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Science Nation: Hidden Oil Plumes

3 minutes

(male narrator) The devastation on the water was easy to see. Within weeks of the Deepwater Horizon oil spill, University of Georgia marine scientist Samantha Joye and her team were out on the water training their expert eyes under the surface of the Gulf of Mexico, probing the oil and gas plumes beneath them.

(female) There's going to be much impact in the deep water and sediments, and there may be gas in the water.

(narrator) With a Rapid Response Grant from the National Science Foundation, Joye embarked on a two-week research cruise. The work and the smells could be intense.

(Joye) It was nauseating.

(narrator) Her team tracked a plume 20 miles long, three miles wide, and hundreds of feet below the surface.

(Joye) The gas concentrations are outrageously high. We measured concentrations up to 100,000 times what we typically see in the Gulf of Mexico.

(narrator) Joye says methane could create more dead zones in the gulf by killing deep water ecosystems. Marine microbes feast on the oil, but in the process, they eliminate oxygen, killing plants and animals.

(Joye) These ecosystems need the one thing that can be extracted by this oil spill, which is oxygen.

(narrator) Joy is troubled by the dispersants used to break up the oil.

(Joye) There's already problems with oil and gas. Why do you amplify that by adding this unknown?

(narrator) The researchers say they felt a sense of urgency when the sampling bottles reached the deck. It was pretty much all units to stations. Let's get the water, start analyzing. I can't believe this clear-looking water smells so much like gas.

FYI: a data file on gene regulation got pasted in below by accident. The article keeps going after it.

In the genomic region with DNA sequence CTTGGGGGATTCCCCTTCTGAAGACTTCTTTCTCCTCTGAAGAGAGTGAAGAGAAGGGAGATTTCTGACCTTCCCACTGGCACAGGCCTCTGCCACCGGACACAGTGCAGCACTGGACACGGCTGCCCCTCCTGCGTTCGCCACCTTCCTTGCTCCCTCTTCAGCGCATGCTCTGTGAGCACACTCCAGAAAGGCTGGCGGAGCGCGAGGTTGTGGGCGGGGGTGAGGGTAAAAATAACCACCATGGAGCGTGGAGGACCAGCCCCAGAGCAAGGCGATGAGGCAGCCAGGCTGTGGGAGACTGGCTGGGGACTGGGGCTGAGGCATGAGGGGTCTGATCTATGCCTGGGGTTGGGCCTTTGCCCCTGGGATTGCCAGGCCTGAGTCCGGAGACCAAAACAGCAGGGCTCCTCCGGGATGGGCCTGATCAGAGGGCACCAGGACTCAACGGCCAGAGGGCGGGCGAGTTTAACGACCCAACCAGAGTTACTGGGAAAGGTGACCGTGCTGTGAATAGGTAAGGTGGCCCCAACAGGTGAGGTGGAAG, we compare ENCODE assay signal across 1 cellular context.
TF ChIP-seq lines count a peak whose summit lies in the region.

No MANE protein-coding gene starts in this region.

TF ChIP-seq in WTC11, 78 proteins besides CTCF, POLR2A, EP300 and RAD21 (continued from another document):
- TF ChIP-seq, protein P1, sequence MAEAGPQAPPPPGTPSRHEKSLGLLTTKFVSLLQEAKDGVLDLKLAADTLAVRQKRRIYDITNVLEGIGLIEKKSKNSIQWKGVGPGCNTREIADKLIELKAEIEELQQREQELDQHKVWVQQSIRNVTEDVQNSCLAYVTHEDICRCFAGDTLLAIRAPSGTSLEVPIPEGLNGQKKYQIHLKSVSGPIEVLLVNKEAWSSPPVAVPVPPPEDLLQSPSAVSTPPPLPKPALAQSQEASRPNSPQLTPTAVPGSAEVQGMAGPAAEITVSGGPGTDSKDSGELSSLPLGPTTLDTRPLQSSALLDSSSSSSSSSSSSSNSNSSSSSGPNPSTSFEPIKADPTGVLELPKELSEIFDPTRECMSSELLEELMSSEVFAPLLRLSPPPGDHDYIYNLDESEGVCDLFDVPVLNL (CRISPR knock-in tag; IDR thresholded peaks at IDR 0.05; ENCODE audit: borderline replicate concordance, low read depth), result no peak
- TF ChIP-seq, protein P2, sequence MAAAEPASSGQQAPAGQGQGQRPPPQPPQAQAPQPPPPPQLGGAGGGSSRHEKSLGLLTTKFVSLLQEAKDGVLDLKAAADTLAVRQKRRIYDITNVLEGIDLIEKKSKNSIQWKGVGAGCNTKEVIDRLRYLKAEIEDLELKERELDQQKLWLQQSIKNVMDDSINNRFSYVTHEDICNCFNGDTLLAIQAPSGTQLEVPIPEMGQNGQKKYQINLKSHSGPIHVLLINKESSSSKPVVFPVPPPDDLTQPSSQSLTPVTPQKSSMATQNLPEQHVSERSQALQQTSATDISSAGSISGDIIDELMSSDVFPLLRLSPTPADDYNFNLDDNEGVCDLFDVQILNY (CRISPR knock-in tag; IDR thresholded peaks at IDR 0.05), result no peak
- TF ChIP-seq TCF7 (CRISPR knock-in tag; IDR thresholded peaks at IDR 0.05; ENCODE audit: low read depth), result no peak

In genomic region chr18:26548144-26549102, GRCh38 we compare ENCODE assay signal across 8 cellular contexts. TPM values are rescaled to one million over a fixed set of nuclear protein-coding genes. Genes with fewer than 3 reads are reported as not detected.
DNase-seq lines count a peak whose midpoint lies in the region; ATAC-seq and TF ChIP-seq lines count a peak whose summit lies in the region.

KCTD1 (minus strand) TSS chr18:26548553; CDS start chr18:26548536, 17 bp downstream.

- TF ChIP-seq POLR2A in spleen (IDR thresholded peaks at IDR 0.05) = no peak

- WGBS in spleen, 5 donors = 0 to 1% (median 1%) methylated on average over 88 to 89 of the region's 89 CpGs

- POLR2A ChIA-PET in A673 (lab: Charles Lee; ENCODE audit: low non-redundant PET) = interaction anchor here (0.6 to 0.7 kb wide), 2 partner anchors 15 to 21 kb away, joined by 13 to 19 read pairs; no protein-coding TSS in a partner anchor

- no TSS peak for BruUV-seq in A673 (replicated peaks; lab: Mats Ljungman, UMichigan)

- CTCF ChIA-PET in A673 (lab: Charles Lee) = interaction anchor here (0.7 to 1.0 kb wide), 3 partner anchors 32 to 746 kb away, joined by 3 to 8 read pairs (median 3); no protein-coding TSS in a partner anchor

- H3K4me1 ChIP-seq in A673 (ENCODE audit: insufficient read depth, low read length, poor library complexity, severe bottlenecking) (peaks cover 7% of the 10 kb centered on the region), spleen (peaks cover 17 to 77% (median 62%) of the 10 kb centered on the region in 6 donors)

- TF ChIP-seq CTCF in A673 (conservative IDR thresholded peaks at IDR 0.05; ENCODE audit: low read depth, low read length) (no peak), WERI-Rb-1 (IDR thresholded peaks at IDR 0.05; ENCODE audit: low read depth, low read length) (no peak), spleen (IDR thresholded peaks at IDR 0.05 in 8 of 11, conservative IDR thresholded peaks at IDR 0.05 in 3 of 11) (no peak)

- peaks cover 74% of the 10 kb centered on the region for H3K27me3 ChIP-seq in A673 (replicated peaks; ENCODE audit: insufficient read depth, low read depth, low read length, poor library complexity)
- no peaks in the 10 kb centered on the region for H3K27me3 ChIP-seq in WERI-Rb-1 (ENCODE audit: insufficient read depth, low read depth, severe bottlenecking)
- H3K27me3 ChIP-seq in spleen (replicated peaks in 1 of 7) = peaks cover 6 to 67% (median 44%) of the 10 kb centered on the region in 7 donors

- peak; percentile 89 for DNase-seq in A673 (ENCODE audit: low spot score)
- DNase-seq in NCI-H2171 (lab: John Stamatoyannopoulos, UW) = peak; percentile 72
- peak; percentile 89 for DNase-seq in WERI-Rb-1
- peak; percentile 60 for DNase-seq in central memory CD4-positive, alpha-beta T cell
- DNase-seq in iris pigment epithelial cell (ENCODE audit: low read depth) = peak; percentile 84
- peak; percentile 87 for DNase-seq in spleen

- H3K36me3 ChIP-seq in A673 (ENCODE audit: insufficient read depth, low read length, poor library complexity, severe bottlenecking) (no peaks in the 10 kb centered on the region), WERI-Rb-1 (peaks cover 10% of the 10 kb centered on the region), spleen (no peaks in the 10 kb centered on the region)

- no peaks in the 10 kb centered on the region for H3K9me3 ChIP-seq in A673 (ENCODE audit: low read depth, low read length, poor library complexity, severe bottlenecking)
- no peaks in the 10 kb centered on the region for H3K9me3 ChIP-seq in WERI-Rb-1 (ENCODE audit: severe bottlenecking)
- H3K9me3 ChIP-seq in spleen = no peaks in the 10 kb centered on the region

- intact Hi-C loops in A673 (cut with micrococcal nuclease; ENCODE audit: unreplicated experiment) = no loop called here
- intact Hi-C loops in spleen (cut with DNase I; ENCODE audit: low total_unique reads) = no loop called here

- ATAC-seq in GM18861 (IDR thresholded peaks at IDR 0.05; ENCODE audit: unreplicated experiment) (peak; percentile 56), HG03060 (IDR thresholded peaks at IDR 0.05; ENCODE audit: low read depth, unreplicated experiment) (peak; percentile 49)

(narrator) One night, one rescued bird put the devastation into perspective for the team.

(Joye) Animals like that bird-- whales, sea turtles, and fish and every organism inhabiting the Gulf of Mexico is being exposed to an atrocity.

(narrator) Joye says the oil and gas that cannot be seen is more difficult to track and understand. And diligent ongoing studies of these ecosystems will be crucial to the gulf's long-term recovery. For Science Nation, I'm Miles O' Brien.

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Will the oil spill in the Gulf of Mexico create dead zones? That’s the concern of University of Georgia marine scientist Samantha Joye. She’s headed to the gulf to investigate how the oil and methane gas discharged by the BP Deepwater Horizon spill is impacting the ocean microbes that live there. With funding from National Science Foundation, she is also looking at how the dispersants used to break up the oil are impacting marine life, including microbes, fish, and shellfish.

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Runtime: 3 minutes

Science Nation
Episode 1
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